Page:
Two days after NRG Energy flatly rejected Exelon Corp.’s acquisition offer, saying the $6.2 billion proposal “grossly” undervalued the company, Exelon launched a hostile bid for the Princeton, N.J., company, taking its offer directly to NRG shareholders. The U.S. power giant has also filed suit against NRG’s directors, and it has reportedly threatened to expand the size of NRG’s board.

Exelon said on Wednesday it would launch an exchange offer for all outstanding shares of NRG at a fixed exchange ratio of 0.485 Exelon shares for each NRG share.

“While we would have greatly preferred to enter into direct negotiations with NRG’s board and management, their decision to reject our proposal, without any discussion with us as to the merits or structure of our proposal, has left us with no choice but to bring the offer directly to the NRG shareholders,” John W. Rowe, Exelon chairman and CEO, said in a statement.

In a written response to NRG’s Nov. 9 letter (PDF) that rejected Exelon’s offer, Rowe outlined the “compelling strategic, operational and financial” value drivers of a combined Exelon-NRG. Among those considerations was that the merger deal would have created the single largest power company in the U.S., and it would “create superior value for all shareholders.”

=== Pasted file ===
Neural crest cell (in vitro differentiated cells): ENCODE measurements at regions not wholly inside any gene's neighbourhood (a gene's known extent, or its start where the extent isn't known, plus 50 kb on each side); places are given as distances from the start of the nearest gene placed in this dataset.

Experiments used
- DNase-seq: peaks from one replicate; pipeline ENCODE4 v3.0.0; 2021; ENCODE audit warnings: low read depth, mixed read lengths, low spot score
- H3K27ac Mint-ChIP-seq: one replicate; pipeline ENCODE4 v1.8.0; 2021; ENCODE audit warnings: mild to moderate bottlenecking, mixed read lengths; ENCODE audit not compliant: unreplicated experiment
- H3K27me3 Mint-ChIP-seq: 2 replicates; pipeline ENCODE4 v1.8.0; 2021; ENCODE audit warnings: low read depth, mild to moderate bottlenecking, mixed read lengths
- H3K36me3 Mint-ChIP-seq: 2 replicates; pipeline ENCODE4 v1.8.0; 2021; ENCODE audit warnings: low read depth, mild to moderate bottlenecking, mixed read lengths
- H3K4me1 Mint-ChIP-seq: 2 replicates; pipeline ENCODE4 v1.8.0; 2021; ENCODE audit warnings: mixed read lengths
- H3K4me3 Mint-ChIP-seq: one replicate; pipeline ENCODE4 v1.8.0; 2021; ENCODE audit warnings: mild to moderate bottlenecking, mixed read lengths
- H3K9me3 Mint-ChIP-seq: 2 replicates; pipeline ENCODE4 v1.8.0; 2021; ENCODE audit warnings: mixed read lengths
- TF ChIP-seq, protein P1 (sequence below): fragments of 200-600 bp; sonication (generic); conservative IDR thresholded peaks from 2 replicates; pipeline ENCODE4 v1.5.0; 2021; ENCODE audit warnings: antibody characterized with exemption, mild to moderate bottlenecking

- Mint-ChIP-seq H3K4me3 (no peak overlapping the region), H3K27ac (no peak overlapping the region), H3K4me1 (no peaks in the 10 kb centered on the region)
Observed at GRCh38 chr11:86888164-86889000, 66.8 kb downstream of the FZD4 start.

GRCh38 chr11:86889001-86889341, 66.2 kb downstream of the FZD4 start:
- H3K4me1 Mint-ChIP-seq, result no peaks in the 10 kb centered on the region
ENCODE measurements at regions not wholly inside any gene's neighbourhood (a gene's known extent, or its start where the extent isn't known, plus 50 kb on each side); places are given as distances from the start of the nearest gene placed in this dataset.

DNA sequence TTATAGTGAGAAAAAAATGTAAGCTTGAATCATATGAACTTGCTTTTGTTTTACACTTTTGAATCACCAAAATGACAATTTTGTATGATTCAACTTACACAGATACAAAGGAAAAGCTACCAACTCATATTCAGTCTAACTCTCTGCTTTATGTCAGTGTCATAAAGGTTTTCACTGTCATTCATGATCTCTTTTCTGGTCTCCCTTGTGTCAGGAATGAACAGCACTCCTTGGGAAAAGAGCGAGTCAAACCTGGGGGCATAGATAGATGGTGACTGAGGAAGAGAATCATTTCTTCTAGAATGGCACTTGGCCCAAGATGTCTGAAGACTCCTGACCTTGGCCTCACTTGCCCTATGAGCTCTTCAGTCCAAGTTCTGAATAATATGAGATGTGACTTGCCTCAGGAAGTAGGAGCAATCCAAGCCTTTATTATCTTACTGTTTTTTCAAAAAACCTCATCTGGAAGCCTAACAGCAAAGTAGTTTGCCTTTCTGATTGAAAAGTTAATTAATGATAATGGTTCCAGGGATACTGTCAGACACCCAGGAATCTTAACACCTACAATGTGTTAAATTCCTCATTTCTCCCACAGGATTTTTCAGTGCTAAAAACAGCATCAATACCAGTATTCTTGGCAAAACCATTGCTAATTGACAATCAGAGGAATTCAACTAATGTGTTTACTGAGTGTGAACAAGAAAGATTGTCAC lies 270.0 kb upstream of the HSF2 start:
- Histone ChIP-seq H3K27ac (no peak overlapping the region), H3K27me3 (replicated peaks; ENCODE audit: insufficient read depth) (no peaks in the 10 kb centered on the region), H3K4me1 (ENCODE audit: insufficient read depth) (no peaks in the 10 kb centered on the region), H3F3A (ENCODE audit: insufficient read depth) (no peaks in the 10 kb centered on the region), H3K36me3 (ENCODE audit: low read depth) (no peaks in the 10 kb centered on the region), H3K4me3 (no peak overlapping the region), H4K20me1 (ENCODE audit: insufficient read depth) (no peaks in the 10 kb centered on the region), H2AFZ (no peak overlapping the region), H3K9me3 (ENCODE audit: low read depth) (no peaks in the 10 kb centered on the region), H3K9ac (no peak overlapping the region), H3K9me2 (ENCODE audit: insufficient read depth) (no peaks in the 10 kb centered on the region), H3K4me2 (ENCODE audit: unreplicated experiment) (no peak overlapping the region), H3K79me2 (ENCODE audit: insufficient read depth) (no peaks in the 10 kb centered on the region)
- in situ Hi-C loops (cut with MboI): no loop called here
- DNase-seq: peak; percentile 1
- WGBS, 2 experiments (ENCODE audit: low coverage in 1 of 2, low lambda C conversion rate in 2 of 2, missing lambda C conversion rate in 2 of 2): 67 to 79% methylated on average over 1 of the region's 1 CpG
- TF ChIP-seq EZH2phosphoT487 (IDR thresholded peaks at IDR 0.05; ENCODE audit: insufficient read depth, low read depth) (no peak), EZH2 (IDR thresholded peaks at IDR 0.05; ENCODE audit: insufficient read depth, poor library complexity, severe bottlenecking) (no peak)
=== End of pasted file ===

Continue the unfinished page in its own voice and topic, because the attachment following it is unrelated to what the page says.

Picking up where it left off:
But, in a separate letter that NRG made public (PDF), Exelon informed NRG that it would present a proposal at NRG’s annual meeting to stockholders in May 2009 to expand the size of the NRG board of directors “such that the directors to be elected at that meeting will constitute not less than 50% of the NRG Board. Furthermore, Exelon … intends to nominate directors to fill the newly created directorships,” the letter said.

NRG has advised shareholders to take no action at this time on the exchange offer.

In a letter released Tuesday, NRG told shareholders they could expand the company’s board. “It seems plain that your letter constitutes an effort to manufacture an issue for litigation,” NRG wrote. “Rather than wasting time and resources on manufactured issues, NRG prefers to maintain its focus on maximizing shareholder value.”

Exelon also last week filed suit against NRG and its directors, alleging, among other things, a breach of fiduciary duty by NRG’s directors for various reasons, including the failure of the NRG directors to give appropriate consideration to, and take appropriate action on, the proposal announced by Exelon on Oct. 19.

On Friday, Dow Jones Newswires reported that NRG had asked the Delaware Chancery Court to dismiss Exelon’s suit, saying Exelon’s suit fails to show NRG’s board is breaching its fiduciary responsibility by rejecting the unsolicited takeover offer.

Sources: Exelon, NRG, Dow Jones Newswire